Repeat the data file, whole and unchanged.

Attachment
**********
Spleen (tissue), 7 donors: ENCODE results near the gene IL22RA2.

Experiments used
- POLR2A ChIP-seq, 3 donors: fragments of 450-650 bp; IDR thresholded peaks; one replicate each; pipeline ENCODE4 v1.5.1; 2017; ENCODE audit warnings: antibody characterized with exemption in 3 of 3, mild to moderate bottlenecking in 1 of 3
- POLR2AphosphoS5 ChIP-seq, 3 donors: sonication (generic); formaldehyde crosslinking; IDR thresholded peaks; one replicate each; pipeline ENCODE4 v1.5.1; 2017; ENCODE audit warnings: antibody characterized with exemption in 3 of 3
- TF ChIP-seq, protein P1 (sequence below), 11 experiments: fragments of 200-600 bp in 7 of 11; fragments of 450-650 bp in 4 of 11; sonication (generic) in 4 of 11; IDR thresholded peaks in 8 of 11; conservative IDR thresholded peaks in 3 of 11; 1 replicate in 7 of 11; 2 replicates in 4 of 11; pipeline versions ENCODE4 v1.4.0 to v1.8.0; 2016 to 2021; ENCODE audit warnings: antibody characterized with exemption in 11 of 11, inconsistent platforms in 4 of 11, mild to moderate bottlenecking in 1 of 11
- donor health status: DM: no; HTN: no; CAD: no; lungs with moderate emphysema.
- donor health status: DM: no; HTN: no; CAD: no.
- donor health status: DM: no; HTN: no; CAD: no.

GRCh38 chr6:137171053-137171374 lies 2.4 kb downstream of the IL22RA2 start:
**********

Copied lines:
Spleen (tissue), 7 donors: ENCODE results near the gene IL22RA2.

Experiments used
- POLR2A ChIP-seq, 3 donors: fragments of 450-650 bp; IDR thresholded peaks; one replicate each; pipeline ENCODE4 v1.5.1; 2017; ENCODE audit warnings: antibody characterized with exemption in 3 of 3, mild to moderate bottlenecking in 1 of 3
- POLR2AphosphoS5 ChIP-seq, 3 donors: sonication (generic); formaldehyde crosslinking; IDR thresholded peaks; one replicate each; pipeline ENCODE4 v1.5.1; 2017; ENCODE audit warnings: antibody characterized with exemption in 3 of 3
- TF ChIP-seq, protein P1 (sequence below), 11 experiments: fragments of 200-600 bp in 7 of 11; fragments of 450-650 bp in 4 of 11; sonication (generic) in 4 of 11; IDR thresholded peaks in 8 of 11; conservative IDR thresholded peaks in 3 of 11; 1 replicate in 7 of 11; 2 replicates in 4 of 11; pipeline versions ENCODE4 v1.4.0 to v1.8.0; 2016 to 2021; ENCODE audit warnings: antibody characterized with exemption in 11 of 11, inconsistent platforms in 4 of 11, mild to moderate bottlenecking in 1 of 11
- donor health status: DM: no; HTN: no; CAD: no; lungs with moderate emphysema.
- donor health status: DM: no; HTN: no; CAD: no.
- donor health status: DM: no; HTN: no; CAD: no.

GRCh38 chr6:137171053-137171374 lies 2.4 kb downstream of the IL22RA2 start: